LONDON — Britain’s highest court ruled on Wednesday that a plumber who had sued a large London plumbing company over working rights could not be classified as self-employed, in a case that could lead to a closer examination of the relationship between businesses and workers in the “gig economy.”
The man, Gary Smith, had worked for Pimlico Plumbers in London for six years until 2011, when he was dismissed after trying to cut his days from five to three. Mr. Smith accused the company of unfair dismissal, making deductions from his wages, not paying him for statutory annual leave, and discrimination.
An employment tribunal had previously decided that Mr. Smith had not been an employee of Pimlico Plumbers — meaning that he was not entitled to sue for unfair dismissal — but was a worker there, which meant that he could pursue his other complaints.
In Britain, people classified as workers under contract have some rights, like paid vacations and a minimum hourly wage, but not all of those granted to employees, like parental leave and protection against unfair dismissal.
Pimlico Plumbers appealed the tribunal’s decision, arguing that Mr. Smith was self-employed, a status carrying still fewer rights.
On Wednesday, the case reached the Supreme Court, where the judges unanimously dismissed the company’s appeal. Pimlico Plumbers was neither a client nor a customer of Mr. Smith, the judges said, and had exerted control over how he worked and how much he was paid.
“The severe terms as to when and how much it was obliged to pay him, on which it relied, betrayed a grip on his economy inconsistent with his being a truly independent contractor,” the decision read.
It also pointed out that Mr. Smith had been contractually required to drive a Pimlico Plumbers-branded van.
The company will now face the accusations made by Mr. Smith in a lower court.
The company’s chief executive, Charlie Mullins, said in a statement that he was “disgusted” by the ruling: “This was a poor decision that will potentially leave thousands of companies, employing millions of contractors, wondering if one day soon they will get nasty surprise from a former contractor demanding more money, despite having been paid in full years ago.”
He added, “It can only lead to a tsunami of claims.”
The court’s scrutiny of the circumstances of Mr. Smith’s work could affect other companies who argue that workers in the so-called gig economy — those who, for example, work as freelancers or on short-term contracts — are self-employed, since other courts may look more closely at exactly how much control companies exert.
“This is relevant to the gig economy at large because, in many cases, workers in the gig economy don’t have any say in the prices charged, and they are under a certain degree of control from a platform,” said Valerio De Stefano, a law professor at the Institute for Labor Law and the Faculty of Law at the University of Leuven in Belgium.
Susannah Kintish, the lawyer at the London-based firm Mishcon de Reya who is leading the case for Pimlico Plumbers, maintained that the court’s reliance on details particular to Mr. Smith’s case would make it difficult for other businesses looking to use it as a reference point.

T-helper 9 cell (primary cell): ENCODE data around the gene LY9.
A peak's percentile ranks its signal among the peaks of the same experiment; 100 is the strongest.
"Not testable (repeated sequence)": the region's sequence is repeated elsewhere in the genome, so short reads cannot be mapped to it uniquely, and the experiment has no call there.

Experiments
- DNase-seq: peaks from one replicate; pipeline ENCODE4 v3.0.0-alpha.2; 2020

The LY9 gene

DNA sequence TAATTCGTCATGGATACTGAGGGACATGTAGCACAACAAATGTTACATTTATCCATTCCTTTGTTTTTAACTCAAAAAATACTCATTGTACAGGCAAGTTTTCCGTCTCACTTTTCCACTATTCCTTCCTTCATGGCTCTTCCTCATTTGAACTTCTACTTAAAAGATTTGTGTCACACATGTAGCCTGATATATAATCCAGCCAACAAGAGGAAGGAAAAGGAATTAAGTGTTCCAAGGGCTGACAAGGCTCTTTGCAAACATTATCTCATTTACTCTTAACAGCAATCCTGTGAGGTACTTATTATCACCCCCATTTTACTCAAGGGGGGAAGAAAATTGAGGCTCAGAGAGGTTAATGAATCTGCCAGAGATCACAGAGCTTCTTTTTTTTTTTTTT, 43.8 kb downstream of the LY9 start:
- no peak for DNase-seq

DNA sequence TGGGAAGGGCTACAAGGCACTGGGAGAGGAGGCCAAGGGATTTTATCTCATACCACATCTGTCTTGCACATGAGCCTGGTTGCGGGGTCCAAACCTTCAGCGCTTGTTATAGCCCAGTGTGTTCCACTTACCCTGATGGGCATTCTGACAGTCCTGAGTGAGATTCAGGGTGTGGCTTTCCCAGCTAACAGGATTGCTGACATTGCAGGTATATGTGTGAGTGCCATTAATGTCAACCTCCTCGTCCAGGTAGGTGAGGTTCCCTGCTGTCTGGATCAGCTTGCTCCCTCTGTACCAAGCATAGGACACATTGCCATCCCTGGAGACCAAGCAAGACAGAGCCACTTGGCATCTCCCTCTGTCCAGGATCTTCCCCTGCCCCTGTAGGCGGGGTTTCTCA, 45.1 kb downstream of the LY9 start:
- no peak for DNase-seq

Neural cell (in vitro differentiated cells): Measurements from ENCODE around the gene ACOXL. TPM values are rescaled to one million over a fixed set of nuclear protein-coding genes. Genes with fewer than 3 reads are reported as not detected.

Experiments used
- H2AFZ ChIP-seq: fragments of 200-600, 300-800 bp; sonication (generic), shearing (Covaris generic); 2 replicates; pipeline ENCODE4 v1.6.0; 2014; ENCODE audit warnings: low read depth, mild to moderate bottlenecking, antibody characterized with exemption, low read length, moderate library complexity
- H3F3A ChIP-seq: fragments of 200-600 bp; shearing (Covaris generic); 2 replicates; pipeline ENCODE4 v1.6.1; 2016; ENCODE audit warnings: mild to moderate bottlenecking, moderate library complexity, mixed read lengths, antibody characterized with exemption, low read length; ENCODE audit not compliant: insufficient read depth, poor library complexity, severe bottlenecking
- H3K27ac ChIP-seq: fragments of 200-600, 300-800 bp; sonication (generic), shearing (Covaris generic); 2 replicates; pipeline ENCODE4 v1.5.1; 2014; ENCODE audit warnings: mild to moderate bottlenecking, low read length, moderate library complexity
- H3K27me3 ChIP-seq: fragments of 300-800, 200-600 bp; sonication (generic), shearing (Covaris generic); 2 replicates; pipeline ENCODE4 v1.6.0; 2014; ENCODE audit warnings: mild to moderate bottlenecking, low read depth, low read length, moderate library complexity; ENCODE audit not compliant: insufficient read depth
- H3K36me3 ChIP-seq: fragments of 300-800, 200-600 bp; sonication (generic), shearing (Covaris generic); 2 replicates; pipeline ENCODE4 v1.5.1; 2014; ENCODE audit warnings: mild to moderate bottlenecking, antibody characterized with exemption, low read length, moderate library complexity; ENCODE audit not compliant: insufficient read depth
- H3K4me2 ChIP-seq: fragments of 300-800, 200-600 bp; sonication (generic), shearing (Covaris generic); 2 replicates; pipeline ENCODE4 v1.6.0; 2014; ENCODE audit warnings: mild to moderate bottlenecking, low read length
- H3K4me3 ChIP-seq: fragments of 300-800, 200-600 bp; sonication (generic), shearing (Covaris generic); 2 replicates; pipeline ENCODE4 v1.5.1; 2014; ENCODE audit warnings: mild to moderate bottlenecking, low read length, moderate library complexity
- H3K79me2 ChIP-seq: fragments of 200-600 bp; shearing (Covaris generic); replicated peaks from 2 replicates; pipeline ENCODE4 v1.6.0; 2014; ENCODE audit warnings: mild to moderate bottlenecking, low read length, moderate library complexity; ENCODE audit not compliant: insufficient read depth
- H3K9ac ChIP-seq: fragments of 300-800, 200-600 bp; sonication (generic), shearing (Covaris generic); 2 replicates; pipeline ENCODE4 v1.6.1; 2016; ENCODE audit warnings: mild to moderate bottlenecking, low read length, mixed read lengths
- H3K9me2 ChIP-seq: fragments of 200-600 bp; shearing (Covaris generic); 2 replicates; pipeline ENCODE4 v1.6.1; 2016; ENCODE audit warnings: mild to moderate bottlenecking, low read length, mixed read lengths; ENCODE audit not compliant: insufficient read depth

“It doesn’t necessarily do anything” for other plumbers at the company, she said. “It doesn’t really even give Pimlico any guidance.”
There has been a push for tougher worker protections across Europe, spurred by a backlash against the gig economy, as well as by a number of high-profile legal cases, particularly in Britain.
In 2016, an employment tribunal ruled that a group of Uber drivers should be classified as workers, rather than self-employed contractors, as the company had argued. Uber, which counts Britain as its biggest market outside the United States, is appealing the decision.
Drivers at Addison Lee, a taxi company, were also recognized as workers rather than self-employed by an employment tribunal the following year.
“The problem of employment rights in the so-called gig economy is not confusion in the law but rather companies who think the law need not be obeyed,” said Jason Moyer-Lee, the general secretary of the Independent Workers Union of Great Britain, which supported the Uber drivers’ case.
“We now need the government to start actively enforcing the law rather than playing the role of useless bystander.”
But tougher rules would upend the strategies of Uber and other companies like it, and push costs up at businesses like the airline Ryanair, where many pilots are not considered employees, by forcing them to pay for workplace benefits.
Britain has responded by reviewing modern working practices, acknowledging that employment law does not always give businesses clarity over how they can operate.
“We’re in a really sort of unsatisfactory situation where we have an acknowledgment that the current law is unfit for purpose; we’ve got new legislation coming, but we don’t know when,” Ms. Kintish, the lawyer, said.
“We were looking to the Supreme Court for some guidance and to go some way to ameliorating the uncertainty. But, unfortunately, it did not take the opportunity to do that.”
Still, companies would have to take a closer look at their business models, Mr. De Stefano, of Leuven University, said.
“Of course, it is going to cost them because they employ a business model that uses people as workers in a way that is similar to other workers traditionally protected under labor law,” he said.
“If the business itself cannot comply with the laws that are existing, the problem is of the business, rather than the legislation.”